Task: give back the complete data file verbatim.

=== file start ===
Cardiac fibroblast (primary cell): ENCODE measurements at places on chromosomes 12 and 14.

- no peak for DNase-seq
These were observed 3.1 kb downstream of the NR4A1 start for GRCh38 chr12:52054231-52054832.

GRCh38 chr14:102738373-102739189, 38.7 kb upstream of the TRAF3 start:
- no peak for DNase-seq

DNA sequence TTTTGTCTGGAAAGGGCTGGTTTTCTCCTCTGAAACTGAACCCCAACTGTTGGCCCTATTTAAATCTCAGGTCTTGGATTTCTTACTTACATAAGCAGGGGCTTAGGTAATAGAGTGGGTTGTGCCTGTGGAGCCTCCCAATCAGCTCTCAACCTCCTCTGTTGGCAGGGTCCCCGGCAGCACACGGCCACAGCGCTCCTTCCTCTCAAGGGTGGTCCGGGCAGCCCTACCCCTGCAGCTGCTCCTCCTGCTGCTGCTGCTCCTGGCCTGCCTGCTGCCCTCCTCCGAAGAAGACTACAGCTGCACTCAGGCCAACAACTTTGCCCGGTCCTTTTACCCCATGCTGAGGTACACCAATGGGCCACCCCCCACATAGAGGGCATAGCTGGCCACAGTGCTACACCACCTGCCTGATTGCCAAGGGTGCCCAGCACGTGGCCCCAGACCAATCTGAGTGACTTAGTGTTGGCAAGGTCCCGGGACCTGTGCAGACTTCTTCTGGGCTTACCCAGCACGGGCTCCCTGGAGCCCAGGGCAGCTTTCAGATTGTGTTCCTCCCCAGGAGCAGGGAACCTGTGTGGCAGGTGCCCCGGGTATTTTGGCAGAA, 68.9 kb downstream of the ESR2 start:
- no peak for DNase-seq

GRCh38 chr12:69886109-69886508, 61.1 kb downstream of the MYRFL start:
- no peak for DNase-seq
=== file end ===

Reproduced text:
Cardiac fibroblast (primary cell): ENCODE measurements at places on chromosomes 12 and 14.

- no peak for DNase-seq
These were observed 3.1 kb downstream of the NR4A1 start for GRCh38 chr12:52054231-52054832.

GRCh38 chr14:102738373-102739189, 38.7 kb upstream of the TRAF3 start:
- no peak for DNase-seq

DNA sequence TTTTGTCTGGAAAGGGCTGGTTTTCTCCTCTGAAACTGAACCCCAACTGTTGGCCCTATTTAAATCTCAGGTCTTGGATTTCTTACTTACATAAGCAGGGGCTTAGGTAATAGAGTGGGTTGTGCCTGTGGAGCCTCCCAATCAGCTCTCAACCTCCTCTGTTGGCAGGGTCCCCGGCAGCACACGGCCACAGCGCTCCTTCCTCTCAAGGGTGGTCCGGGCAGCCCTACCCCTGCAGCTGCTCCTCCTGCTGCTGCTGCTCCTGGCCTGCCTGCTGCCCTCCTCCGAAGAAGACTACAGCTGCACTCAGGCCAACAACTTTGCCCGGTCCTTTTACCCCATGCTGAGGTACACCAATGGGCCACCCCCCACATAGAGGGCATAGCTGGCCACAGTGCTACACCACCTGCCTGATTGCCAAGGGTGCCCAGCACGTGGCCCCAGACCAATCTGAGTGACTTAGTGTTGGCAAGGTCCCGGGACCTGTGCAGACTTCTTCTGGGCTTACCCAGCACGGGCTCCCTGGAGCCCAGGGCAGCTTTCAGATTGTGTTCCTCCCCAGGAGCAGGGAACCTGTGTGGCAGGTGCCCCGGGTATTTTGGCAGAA, 68.9 kb downstream of the ESR2 start:
- no peak for DNase-seq

GRCh38 chr12:69886109-69886508, 61.1 kb downstream of the MYRFL start:
- no peak for DNase-seq